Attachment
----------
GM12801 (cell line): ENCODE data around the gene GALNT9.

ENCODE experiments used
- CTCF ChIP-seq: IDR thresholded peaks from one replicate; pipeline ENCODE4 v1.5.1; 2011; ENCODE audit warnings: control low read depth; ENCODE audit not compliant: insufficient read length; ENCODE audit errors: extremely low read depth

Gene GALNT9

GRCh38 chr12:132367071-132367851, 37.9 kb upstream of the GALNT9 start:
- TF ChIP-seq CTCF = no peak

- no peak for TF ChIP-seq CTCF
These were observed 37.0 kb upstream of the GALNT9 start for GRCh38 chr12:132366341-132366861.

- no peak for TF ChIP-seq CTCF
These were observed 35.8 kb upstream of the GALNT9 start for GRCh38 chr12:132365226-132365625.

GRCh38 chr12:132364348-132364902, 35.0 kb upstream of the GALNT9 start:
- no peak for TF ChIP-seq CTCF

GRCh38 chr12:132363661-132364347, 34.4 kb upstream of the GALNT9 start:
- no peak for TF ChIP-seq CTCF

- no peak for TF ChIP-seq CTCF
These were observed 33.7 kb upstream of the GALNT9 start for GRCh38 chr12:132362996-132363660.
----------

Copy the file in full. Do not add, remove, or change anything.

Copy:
GM12801 (cell line): ENCODE data around the gene GALNT9.

ENCODE experiments used
- CTCF ChIP-seq: IDR thresholded peaks from one replicate; pipeline ENCODE4 v1.5.1; 2011; ENCODE audit warnings: control low read depth; ENCODE audit not compliant: insufficient read length; ENCODE audit errors: extremely low read depth

Gene GALNT9

GRCh38 chr12:132367071-132367851, 37.9 kb upstream of the GALNT9 start:
- TF ChIP-seq CTCF = no peak

- no peak for TF ChIP-seq CTCF
These were observed 37.0 kb upstream of the GALNT9 start for GRCh38 chr12:132366341-132366861.

- no peak for TF ChIP-seq CTCF
These were observed 35.8 kb upstream of the GALNT9 start for GRCh38 chr12:132365226-132365625.

GRCh38 chr12:132364348-132364902, 35.0 kb upstream of the GALNT9 start:
- no peak for TF ChIP-seq CTCF

GRCh38 chr12:132363661-132364347, 34.4 kb upstream of the GALNT9 start:
- no peak for TF ChIP-seq CTCF

- no peak for TF ChIP-seq CTCF
These were observed 33.7 kb upstream of the GALNT9 start for GRCh38 chr12:132362996-132363660.